Last time I was talking about expectations and the use of stops. One of the things that interested me was the relation between a stop and other system parameters like amount of losses/winners and the average win/loss. I stated that for a given trade system a clear relation between these parameters doesn't exist.

But, as you may have noticed in earlier postings I wrote about the win ratio and it's relation to expectation. I described expectation in terms of win ratio (chance of a winner) and one of the things I found was a clear relation between the win ratio and the profit ratio (= average/average loss. From the figure given there some conclusions cold be drawn how big the profit ratio has to be with a given win ratio for the expectancy to be positive.

Now, you could ask, is this in contradiction with findings in my last post?. It is maybe a surprise but I think there isn't.

When I tried to describe a relation between expectancy and win ratio I was primarily interested to let you see the importance of a high win ratio, in contrary to some, or most, writers who stress the importance of an overall profit but ignore to tell you the serious problems you encounter when your trading systems comes up with only a few winners and a bunch of losers. They may be right but is it workable, see my last posting about expectancy and win ratio

So, in these postings I was comparingdifferent trade systems to each other. I then focussed one a particular system and its parameters. I have a strong conviction in the existence of trade systems as such, whose trade parameters are fixed. I think of trade systems as being some entity that produces so and so many trades a year, with a certain expectation per trade and profit factor. Seeing systems this way it is no longer a contradiction to say that parameters of a system in particular are dependant.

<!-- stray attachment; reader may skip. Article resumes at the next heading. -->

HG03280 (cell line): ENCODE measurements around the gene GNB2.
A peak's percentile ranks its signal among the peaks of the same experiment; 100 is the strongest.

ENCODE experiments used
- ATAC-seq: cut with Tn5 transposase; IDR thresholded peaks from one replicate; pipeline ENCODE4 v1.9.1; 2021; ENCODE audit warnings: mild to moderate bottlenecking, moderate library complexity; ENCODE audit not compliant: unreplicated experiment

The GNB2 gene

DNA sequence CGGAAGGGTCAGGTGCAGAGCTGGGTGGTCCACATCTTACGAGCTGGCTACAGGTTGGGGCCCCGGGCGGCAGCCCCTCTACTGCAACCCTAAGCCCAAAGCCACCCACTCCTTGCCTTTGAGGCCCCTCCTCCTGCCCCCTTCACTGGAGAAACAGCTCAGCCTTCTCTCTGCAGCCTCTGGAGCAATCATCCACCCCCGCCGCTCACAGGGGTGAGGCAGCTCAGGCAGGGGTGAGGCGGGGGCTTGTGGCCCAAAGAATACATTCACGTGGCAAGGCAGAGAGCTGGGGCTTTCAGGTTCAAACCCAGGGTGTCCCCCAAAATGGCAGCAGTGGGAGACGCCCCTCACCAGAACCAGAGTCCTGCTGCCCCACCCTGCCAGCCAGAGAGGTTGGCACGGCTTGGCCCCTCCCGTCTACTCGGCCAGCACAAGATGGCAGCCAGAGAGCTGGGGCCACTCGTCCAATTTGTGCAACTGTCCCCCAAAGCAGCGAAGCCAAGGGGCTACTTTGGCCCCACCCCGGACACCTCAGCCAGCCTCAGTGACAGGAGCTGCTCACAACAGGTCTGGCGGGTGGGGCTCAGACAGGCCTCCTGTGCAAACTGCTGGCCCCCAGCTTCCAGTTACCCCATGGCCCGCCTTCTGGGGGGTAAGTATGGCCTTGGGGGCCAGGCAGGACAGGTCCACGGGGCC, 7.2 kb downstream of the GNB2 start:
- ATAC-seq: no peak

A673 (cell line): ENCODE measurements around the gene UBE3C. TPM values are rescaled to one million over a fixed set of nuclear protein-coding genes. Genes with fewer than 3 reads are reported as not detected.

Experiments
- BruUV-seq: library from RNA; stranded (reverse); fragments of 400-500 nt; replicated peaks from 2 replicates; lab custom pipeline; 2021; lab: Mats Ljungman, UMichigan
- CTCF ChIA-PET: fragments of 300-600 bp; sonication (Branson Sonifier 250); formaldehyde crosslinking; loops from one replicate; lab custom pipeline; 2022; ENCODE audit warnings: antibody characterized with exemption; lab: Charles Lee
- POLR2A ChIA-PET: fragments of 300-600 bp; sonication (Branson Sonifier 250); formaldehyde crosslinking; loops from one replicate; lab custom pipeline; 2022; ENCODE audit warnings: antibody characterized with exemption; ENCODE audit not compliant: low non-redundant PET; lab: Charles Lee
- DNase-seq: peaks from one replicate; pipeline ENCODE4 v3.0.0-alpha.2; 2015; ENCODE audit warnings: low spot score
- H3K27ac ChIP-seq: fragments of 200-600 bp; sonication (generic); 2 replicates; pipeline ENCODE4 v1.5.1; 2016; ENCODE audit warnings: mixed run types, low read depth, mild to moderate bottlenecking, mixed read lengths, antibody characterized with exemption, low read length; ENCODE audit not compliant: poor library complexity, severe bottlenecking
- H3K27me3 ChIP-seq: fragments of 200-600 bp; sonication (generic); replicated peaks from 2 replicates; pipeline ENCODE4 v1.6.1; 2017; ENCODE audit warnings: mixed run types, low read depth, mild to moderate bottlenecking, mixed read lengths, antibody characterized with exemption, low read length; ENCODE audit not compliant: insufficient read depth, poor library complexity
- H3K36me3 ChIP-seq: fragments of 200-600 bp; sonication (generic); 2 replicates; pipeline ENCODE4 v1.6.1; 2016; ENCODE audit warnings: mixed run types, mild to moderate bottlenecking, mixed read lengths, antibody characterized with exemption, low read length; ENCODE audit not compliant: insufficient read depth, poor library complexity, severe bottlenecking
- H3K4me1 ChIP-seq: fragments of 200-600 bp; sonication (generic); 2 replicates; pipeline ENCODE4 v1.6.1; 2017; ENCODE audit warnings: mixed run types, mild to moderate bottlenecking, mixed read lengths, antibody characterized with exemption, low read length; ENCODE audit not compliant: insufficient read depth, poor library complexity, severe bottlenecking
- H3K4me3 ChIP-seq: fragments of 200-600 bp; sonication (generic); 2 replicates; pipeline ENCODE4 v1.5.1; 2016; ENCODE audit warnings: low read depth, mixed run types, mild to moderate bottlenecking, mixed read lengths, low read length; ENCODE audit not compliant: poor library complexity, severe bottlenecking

Now, the question is now as follows. When I or you try to trade this system, do we get the same results as theoretically would be possible? I already posted before about this (Luck and Randomness) and I suspected then some interesting aspects of trading on which I want to post in the future.

Tuesday, November 28, 2006


It is common to use stops to avoid big losses and to avoid the psychological danger a trader can have when he is uncertain to close his positions at time.

Still sometimes no stop is proposed in trading. We all now that too small a stop the will punch out too often, sometimes leaving us behind with a potential winner while too big a stop can have a big influence on our overall results.